int main(void)
    {
    unsigned int min = 0;
    unsigned int max = UINT_MAX;
    printf("The range of unsigned int is from %u to %u\n",
    min, max);
    return 0;
    }

    This is, of course, O(1).

    --
    Richard Heathfield <http://www.cpax.org.uk>
    Email: -www. +rjh@
    Google users: <http://www.cpax.org.uk/prg/writings/googly.php>
    "Usenet is a strange place" - dmr 29 July 1999
    Richard Heathfield, Sep 12, 2007
    #7
  8. Junmin H.

    Junmin H. Guest

    Junmin H. wrote:
    > Hello, I am trying to print the range of unsigned char and unsigned int.
    > The one for char is working good, gives me a correct output,
    > however the other one for int doesnt, why?? Thanks
    >
    > #include <stdio.h>
    >
    > main(){
    > unsigned char c, temp;
    > c = temp = 0;
    > printf("the range of unsigned char is from %d to ", c);
    > while(c >= temp){
    > temp = c;
    > ++c;
    > }
    > printf("%d\n", temp);
    > return 0;
    > }
    >
    > OUTPUT: the range of unsigned char is from 0 to 255
    >
    >
    >
    >
    >
    > #include <stdio.h>
    >
    > main(){
    > unsigned int c, temp;
    > c = temp = 0;
    > printf("the range of unsigned int is from %d to ", c);
    > while(c >= temp){
    > temp = c;
    > ++c;
    > }
    > printf("%d\n", temp);
    > return 0;
    > }
    >
    > OUTPUT: the range of unsigned int is from 0 to -1
    >


    Thank you very much all you guys!

    --
    Posted via a free Usenet account from http://www.teranews.com
    Junmin H., Sep 12, 2007
    #8
  9. "Junmin H." <> a écrit dans le message de news:
    46e7722e$0$24006$...
    > Hello, I am trying to print the range of unsigned char and unsigned int.
    > The one for char is working good, gives me a correct output,
    > however the other one for int doesnt, why?? Thanks
    >
    > #include <stdio.h>
    >
    > main(){
    > unsigned char c, temp;
    > c = temp = 0;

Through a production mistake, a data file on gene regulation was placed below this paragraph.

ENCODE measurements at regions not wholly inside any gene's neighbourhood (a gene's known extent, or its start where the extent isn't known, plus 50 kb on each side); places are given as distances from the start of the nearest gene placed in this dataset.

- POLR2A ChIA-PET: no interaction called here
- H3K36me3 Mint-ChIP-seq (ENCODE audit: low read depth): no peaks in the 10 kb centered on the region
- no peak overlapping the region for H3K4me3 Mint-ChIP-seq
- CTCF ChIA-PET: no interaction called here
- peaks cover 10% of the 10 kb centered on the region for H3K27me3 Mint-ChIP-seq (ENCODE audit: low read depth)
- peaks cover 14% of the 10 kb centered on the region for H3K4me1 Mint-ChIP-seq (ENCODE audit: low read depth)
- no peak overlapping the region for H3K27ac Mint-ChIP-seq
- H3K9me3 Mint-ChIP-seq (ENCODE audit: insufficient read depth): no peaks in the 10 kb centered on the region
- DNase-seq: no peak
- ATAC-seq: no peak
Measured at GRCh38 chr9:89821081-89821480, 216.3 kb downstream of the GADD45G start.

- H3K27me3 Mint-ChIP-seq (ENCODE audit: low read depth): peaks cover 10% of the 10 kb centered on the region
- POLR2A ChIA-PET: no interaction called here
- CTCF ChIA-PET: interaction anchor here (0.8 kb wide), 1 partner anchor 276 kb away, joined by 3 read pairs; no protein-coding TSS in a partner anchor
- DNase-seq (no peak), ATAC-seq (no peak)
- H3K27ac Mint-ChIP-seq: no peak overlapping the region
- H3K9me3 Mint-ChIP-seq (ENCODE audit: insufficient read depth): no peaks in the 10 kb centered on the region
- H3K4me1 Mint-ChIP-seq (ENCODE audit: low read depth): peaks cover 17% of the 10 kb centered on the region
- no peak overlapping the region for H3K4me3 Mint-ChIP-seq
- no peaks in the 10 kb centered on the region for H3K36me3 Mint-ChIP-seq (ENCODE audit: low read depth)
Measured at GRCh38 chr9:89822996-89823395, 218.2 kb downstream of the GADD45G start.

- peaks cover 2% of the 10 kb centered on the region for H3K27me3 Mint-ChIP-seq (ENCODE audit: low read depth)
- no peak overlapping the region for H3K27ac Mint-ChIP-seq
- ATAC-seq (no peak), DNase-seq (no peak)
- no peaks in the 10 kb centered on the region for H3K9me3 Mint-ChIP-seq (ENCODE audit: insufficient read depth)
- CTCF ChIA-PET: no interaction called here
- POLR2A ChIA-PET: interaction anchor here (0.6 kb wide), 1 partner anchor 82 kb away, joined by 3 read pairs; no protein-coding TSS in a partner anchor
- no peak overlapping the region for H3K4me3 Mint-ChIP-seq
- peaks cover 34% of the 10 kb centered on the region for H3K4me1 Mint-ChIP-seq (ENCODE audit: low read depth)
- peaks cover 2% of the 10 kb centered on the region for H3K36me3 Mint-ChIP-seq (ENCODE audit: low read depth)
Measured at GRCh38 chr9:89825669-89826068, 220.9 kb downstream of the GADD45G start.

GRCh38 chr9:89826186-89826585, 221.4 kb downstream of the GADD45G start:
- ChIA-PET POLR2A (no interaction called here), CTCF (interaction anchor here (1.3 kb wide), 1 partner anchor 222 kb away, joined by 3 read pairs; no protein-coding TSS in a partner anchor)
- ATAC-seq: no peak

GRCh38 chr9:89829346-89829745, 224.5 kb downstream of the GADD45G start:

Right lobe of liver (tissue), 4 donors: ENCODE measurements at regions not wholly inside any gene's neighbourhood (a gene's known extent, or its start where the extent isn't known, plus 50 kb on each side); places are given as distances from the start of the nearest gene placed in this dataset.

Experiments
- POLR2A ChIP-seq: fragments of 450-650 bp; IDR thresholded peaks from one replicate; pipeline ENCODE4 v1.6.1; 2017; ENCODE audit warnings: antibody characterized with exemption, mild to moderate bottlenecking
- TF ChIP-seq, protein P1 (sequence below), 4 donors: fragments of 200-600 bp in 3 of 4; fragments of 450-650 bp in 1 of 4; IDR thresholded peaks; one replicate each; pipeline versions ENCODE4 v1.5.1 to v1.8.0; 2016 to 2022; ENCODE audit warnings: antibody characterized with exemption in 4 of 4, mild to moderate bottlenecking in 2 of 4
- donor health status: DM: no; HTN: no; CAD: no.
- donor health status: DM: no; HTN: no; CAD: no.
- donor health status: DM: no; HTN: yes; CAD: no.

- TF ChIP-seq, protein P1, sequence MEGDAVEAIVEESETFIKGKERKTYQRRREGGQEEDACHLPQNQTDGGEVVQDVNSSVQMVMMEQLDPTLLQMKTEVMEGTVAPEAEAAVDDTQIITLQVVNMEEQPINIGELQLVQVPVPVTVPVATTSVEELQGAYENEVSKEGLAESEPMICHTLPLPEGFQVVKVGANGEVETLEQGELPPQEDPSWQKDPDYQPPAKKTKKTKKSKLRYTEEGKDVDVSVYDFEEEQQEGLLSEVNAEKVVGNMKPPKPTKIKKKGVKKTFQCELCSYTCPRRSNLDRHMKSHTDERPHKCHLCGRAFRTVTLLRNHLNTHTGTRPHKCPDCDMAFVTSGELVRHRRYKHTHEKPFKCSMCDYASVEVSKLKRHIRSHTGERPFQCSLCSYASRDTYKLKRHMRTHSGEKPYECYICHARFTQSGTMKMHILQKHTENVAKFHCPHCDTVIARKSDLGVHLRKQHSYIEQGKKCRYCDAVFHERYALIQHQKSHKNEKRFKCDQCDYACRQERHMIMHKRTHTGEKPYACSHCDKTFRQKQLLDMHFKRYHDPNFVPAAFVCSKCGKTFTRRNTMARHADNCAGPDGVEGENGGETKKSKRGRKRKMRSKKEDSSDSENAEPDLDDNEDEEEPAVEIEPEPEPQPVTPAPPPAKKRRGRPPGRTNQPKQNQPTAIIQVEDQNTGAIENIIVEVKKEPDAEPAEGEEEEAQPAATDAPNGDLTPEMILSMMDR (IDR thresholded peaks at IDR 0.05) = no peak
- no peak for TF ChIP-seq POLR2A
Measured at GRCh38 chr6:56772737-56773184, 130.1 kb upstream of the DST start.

> printf("the range of unsigned char is from %d to ", c);
    > while(c >= temp){
    > temp = c;
    > ++c;
    > }
    > printf("%d\n", temp);
    > return 0;
    > }
    >
    > OUTPUT: the range of unsigned char is from 0 to 255


    A much simpler version, that works in C99 and before :

    replace the while loop with

    temp = c - 1;

    and you are done.

    > #include <stdio.h>
    >
    > main(){
    > unsigned int c, temp;
    > c = temp = 0;
    > printf("the range of unsigned int is from %d to ", c);
    > while(c >= temp){
    > temp = c;
    > ++c;
    > }
    > printf("%d\n", temp);
    > return 0;
    > }
    >
    > OUTPUT: the range of unsigned int is from 0 to -1


    temp = c - 1; works here too, and is much more efficient, O(1) obviously ;-)

    it actually works for any unsigned type.

    --
    Chqrlie.
    Charlie Gordon, Sep 12, 2007
    #9
  10. Junmin H.

    Junmin H. Guest

    On Thu, 13 Sep 2007 00:56:59 +0200, Charlie Gordon wrote:

    > "Junmin H." <> a écrit dans le message de news:
    > 46e7722e$0$24006$...
    >> Hello, I am trying to print the range of unsigned char and unsigned int.
    >> The one for char is working good, gives me a correct output,
    >> however the other one for int doesnt, why?? Thanks
    >>
    >> #include <stdio.h>
    >>
    >> main(){
    >> unsigned char c, temp;
    >> c = temp = 0;
    >> printf("the range of unsigned char is from %d to ", c);
    >> while(c >= temp){
    >> temp = c;
    >> ++c;
    >> }
    >> printf("%d\n", temp);
    >> return 0;
    >> }
    >>
    >> OUTPUT: the range of unsigned char is from 0 to 255

    >
    > A much simpler version, that works in C99 and before :
    >
    > replace the while loop with
    >
    > temp = c - 1;
    >
    > and you are done.
    >
    >> #include <stdio.h>
    >>
    >> main(){
    >> unsigned int c, temp;
    >> c = temp = 0;
    >> printf("the range of unsigned int is from %d to ", c);
    >> while(c >= temp){
    >> temp = c;
    >> ++c;
    >> }
    >> printf("%d\n", temp);
    >> return 0;
    >> }
    >>
    >> OUTPUT: the range of unsigned int is from 0 to -1

    >